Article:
Can I Pay Off My Home Faster With a First-Lien HELOC?
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September 30, 2022

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Is it a good idea to use a HELOC to pay off your mortgage?

Has someone you know suggested using a home equity line of credit (HELOC) to pay off your mortgage?

The person giving this advice may have said the HELOC could help you save money in interest while paying down your mortgage debt faster.

But then, maybe you searched online and discovered other people who think a first-lien HELOC is ridiculous, that it’s simply a way for lenders to sell more loans.

So who’s right? Is a first-lien HELOC really a good idea? More importantly, is it a good idea right now?

See if a first-lien HELOC will work for you.

What’s in this article?

What makes a HELOC “first lien”?
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What is the first-lien HELOC payoff strategy?
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Does the first-lien HELOC strategy work?
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What if the Fed raises rates?
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What if HELOC rates fall?
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First-lien HELOC pros and cons
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See if a first-lien HELOC is right for you
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What makes a HELOC “first lien”?

Before getting into the first-lien HELOC payoff strategy, let’s cover some important terminology.

As you probably know, a lien is a claim to ownership of your home. Your primary mortgage lender holds a lien against your home. That way, if you don’t make your house payments, the lender can cover its losses by selling your home.

Normally, your primary mortgage lender holds the first lien on your home. That way if the lender forecloses, it gets first shot at the proceeds of your home sale.

Home equity lines of credit, or HELOCs, are typically in the second lien position. After the first lien is satisfied, the HELOC lender can get paid from whatever money remains.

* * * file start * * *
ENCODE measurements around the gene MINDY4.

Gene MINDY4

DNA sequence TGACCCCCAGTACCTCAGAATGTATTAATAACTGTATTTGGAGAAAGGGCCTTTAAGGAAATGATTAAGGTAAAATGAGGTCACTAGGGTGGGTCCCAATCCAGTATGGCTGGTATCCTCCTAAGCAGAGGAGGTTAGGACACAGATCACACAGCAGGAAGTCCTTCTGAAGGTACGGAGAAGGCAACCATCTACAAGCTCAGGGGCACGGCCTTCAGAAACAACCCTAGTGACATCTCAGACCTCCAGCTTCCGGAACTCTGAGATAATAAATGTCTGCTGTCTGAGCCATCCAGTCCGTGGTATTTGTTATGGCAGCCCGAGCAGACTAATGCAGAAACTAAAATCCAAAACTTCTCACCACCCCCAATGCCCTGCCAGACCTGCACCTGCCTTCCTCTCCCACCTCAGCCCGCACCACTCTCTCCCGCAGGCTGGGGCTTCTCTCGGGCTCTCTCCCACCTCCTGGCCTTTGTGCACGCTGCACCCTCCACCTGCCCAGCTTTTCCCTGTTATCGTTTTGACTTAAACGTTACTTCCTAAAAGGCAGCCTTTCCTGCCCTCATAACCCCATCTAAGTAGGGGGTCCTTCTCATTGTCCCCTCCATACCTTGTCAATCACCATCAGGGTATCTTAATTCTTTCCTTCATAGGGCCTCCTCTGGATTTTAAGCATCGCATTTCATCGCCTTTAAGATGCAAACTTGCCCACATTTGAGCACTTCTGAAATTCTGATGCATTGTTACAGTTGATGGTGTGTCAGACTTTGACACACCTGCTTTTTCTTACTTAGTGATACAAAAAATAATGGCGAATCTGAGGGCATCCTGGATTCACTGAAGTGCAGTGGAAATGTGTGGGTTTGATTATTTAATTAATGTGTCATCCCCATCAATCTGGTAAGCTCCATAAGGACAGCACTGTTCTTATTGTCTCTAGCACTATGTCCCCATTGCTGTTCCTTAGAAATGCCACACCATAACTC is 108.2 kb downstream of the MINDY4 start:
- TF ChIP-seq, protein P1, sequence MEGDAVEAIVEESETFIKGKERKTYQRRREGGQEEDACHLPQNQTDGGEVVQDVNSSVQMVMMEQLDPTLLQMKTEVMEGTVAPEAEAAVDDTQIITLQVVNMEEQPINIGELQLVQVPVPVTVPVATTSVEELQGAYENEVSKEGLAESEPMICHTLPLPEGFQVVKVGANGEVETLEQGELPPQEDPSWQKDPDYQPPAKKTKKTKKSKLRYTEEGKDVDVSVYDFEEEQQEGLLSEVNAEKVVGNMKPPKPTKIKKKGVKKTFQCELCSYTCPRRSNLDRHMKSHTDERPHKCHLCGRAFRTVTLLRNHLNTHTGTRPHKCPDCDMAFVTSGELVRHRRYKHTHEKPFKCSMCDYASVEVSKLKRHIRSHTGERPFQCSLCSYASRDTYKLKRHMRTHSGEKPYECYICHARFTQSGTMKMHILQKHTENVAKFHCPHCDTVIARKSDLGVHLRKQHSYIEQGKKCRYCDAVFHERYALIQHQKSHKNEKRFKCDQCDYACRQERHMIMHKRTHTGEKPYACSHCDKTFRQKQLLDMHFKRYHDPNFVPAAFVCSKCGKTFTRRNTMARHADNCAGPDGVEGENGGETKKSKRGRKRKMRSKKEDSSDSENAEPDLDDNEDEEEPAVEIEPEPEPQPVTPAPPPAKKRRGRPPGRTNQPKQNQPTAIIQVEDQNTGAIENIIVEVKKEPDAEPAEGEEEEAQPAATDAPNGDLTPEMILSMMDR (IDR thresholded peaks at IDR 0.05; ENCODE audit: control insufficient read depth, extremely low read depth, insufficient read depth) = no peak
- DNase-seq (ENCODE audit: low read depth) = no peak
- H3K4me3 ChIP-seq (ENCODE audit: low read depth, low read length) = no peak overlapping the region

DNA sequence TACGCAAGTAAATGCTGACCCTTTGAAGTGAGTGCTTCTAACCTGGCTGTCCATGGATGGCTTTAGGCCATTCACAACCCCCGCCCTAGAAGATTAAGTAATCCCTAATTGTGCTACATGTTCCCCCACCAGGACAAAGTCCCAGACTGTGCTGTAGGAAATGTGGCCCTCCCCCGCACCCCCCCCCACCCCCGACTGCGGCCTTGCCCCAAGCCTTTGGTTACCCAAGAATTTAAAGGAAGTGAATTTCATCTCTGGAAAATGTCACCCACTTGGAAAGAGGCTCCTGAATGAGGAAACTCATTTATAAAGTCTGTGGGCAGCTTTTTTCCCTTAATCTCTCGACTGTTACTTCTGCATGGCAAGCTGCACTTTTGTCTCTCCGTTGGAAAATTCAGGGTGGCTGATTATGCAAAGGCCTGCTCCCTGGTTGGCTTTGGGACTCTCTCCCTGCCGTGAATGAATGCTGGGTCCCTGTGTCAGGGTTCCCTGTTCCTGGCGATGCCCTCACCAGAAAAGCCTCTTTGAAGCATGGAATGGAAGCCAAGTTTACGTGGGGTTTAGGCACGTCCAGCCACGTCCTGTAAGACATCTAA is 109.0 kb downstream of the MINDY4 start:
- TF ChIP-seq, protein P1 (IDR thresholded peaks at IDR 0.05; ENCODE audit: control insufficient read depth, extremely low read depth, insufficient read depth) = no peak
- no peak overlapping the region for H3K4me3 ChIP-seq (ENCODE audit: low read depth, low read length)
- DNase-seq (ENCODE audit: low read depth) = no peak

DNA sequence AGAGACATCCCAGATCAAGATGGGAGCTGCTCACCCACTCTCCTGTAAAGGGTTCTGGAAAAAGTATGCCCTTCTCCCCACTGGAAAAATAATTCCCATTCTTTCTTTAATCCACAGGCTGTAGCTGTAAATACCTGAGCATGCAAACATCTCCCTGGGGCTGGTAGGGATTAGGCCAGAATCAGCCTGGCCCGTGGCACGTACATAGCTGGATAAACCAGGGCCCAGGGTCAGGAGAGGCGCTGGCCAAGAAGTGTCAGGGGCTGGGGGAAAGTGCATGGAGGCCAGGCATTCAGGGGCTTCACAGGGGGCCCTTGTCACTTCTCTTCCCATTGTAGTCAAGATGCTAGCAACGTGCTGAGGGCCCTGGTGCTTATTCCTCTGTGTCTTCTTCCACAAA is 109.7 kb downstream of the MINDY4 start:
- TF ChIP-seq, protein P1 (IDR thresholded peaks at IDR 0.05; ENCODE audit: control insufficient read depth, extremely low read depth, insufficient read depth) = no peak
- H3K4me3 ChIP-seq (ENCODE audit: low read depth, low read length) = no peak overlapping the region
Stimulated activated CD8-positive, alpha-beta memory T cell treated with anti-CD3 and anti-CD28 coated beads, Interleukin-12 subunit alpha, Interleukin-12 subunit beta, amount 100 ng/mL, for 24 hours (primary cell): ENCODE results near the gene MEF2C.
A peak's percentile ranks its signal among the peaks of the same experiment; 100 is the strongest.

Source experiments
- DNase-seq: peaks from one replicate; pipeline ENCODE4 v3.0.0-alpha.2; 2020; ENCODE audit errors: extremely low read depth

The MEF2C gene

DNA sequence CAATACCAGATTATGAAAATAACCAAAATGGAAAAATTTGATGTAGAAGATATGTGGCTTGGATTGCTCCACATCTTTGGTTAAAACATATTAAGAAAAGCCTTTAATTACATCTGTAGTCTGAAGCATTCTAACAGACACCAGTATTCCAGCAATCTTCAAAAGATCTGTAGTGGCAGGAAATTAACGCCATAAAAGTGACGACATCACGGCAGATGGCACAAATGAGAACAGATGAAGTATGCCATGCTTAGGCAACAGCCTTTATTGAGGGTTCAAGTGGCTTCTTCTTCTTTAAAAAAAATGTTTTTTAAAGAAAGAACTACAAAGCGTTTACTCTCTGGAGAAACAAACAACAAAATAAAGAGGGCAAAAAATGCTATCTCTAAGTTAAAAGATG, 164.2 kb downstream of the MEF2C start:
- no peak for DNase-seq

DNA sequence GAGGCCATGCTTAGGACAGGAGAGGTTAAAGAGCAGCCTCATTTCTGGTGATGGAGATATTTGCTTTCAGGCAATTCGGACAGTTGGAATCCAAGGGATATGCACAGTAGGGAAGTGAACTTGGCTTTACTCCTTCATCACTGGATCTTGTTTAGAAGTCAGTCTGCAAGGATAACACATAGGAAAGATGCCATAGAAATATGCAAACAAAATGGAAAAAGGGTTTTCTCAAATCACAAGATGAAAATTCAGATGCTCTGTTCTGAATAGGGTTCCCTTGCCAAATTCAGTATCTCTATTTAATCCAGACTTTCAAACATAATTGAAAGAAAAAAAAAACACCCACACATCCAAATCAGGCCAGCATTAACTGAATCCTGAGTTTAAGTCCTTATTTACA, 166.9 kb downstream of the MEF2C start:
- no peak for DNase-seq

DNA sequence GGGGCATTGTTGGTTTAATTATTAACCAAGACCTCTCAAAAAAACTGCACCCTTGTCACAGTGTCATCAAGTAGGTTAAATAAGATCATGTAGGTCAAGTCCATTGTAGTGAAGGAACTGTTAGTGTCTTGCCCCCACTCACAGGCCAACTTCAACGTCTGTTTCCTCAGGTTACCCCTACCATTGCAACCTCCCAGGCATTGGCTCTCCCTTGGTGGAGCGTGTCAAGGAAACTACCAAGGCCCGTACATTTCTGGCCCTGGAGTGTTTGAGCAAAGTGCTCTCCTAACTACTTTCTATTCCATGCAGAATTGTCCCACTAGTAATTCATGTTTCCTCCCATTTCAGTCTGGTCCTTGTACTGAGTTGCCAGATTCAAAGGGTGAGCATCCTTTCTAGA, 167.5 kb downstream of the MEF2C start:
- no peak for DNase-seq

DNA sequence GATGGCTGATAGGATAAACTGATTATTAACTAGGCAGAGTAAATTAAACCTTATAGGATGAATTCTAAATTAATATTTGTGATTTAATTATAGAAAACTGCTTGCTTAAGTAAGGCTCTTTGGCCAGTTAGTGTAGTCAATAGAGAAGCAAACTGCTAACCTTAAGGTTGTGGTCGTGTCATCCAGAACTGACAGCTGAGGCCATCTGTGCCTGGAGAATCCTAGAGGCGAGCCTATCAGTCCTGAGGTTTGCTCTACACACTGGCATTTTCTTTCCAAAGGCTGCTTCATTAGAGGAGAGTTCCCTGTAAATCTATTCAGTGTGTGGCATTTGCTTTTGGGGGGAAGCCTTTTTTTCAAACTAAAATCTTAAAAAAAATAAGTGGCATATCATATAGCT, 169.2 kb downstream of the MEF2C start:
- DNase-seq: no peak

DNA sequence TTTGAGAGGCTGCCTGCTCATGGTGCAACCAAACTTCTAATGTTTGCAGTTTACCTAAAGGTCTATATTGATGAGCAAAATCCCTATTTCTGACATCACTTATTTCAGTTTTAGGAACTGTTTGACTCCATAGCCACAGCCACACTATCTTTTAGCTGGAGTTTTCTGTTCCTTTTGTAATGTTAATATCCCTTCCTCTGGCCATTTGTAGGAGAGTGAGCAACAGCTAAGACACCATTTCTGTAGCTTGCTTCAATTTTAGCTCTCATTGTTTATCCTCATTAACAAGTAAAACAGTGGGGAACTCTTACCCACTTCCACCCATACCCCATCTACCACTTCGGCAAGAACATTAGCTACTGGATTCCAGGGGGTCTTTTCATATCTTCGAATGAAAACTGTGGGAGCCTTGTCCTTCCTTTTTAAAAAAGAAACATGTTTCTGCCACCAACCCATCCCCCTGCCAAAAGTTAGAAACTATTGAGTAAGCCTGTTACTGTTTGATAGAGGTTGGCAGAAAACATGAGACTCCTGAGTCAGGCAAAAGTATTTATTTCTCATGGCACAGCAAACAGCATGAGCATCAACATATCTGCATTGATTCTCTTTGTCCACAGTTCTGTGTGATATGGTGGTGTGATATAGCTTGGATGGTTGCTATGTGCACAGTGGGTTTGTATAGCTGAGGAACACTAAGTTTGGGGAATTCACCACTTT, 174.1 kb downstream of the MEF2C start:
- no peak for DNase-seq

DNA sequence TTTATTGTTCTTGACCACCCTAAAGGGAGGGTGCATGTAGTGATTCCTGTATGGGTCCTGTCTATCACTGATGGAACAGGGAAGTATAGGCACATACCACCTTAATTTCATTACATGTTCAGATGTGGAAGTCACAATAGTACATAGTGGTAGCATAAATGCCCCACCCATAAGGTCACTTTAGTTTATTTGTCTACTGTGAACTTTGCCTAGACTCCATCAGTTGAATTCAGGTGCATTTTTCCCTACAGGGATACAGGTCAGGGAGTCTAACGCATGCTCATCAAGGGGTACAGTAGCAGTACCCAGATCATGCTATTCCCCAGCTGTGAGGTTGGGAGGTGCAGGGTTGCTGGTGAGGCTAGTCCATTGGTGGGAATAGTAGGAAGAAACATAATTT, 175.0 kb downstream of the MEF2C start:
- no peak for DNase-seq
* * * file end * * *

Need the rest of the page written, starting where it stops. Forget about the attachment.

When you use HELOC funds to pay off your primary mortgage, the HELOC takes over the first lien position. Most likely, the HELOC lender is the only lien holder at that point.

What is the first-lien HELOC mortgage payoff strategy?

So how can a HELOC in the first lien position benefit you as a homeowner? Here’s the basic idea:

  1. You’d take out a home equity line of credit and then transfer your existing mortgage loan’s balance onto the HELOC. You could think of it as a very large credit card balance transfer.
  2. Then, each month, you’d pay your entire monthly income — all of your pay from all your jobs — onto the HELOC’s balance.
  3. Then, you’d use HELOC funds, instead of your checking account, to pay your monthly bills: your car payments, student loan payments, groceries, insurance — anything and everything.

Basically, you’d be treating the HELOC like your checking account. Earnings go in and payments go out. If you earn, say, $5,000 a month, your HELOC balance would go down by $5,000 on payday but then increase, gradually, as you pay your monthly bills.

If you pay $2,500 in monthly bills, your HELOC balance goes up by $2,500 a month. 

But what’s the advantage of doing this?  

Check your HELOC eligibility.

HELOCs calculate interest payments differently

A regular, fixed-rate mortgage is fairly rigid. When you get a mortgage, its balance starts high and gradually decreases. This is a good quality, most of the time, because it’s so predictable.

From Day 1, when you look at your loan’s Closing Disclosure, you can see exactly how much you’ll pay in interest and principal every month for the next 30 years. The interest you’ll pay is predetermined — assuming you stick to the repayment schedule.